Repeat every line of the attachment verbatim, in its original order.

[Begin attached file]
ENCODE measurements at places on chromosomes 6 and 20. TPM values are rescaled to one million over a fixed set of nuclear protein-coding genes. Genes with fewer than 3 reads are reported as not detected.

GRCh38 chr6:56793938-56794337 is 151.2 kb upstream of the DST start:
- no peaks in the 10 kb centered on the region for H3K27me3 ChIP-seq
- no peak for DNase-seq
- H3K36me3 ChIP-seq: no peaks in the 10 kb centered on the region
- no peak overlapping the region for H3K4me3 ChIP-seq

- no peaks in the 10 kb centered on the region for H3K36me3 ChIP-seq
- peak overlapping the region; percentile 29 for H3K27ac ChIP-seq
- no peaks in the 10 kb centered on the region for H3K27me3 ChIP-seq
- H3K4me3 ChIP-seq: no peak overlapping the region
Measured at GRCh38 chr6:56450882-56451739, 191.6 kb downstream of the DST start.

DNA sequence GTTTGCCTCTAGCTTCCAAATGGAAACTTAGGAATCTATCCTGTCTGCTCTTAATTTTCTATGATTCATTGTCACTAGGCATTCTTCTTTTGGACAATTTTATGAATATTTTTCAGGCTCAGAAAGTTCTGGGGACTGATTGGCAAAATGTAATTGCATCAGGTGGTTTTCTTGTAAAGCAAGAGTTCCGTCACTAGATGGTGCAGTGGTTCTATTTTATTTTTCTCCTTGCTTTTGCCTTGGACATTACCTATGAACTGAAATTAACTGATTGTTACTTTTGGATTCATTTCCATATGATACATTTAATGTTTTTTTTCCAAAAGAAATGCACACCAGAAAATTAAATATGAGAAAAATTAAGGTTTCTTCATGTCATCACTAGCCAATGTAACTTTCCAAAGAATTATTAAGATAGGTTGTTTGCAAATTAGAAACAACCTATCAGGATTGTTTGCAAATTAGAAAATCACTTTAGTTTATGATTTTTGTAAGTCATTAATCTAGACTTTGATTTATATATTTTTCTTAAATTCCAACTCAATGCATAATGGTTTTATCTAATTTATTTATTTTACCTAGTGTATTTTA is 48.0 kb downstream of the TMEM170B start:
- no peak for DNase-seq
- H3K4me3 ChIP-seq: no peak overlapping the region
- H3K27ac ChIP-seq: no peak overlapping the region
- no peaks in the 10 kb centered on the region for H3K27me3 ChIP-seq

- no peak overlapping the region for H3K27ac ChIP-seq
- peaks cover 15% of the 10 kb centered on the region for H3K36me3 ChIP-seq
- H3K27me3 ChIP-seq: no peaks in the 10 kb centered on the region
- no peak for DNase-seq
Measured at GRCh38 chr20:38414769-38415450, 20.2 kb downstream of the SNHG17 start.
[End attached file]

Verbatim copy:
ENCODE measurements at places on chromosomes 6 and 20. TPM values are rescaled to one million over a fixed set of nuclear protein-coding genes. Genes with fewer than 3 reads are reported as not detected.

GRCh38 chr6:56793938-56794337 is 151.2 kb upstream of the DST start:
- no peaks in the 10 kb centered on the region for H3K27me3 ChIP-seq
- no peak for DNase-seq
- H3K36me3 ChIP-seq: no peaks in the 10 kb centered on the region
- no peak overlapping the region for H3K4me3 ChIP-seq

- no peaks in the 10 kb centered on the region for H3K36me3 ChIP-seq
- peak overlapping the region; percentile 29 for H3K27ac ChIP-seq
- no peaks in the 10 kb centered on the region for H3K27me3 ChIP-seq
- H3K4me3 ChIP-seq: no peak overlapping the region
Measured at GRCh38 chr6:56450882-56451739, 191.6 kb downstream of the DST start.

DNA sequence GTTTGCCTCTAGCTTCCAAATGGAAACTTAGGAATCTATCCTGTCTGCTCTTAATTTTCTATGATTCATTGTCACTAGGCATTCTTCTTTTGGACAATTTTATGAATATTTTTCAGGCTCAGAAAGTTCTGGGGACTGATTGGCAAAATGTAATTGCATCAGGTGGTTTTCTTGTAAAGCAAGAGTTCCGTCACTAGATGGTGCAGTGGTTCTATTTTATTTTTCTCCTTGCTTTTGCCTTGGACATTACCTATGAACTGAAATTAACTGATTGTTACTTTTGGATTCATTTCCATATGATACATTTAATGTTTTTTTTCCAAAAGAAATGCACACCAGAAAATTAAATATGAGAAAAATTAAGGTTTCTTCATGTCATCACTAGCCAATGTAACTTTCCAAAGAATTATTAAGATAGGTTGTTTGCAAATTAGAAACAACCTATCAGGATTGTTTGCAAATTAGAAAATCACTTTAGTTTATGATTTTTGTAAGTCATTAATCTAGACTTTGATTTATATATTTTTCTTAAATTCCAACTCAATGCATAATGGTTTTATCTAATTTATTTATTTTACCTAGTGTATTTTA is 48.0 kb downstream of the TMEM170B start:
- no peak for DNase-seq
- H3K4me3 ChIP-seq: no peak overlapping the region
- H3K27ac ChIP-seq: no peak overlapping the region
- no peaks in the 10 kb centered on the region for H3K27me3 ChIP-seq

- no peak overlapping the region for H3K27ac ChIP-seq
- peaks cover 15% of the 10 kb centered on the region for H3K36me3 ChIP-seq
- H3K27me3 ChIP-seq: no peaks in the 10 kb centered on the region
- no peak for DNase-seq
Measured at GRCh38 chr20:38414769-38415450, 20.2 kb downstream of the SNHG17 start.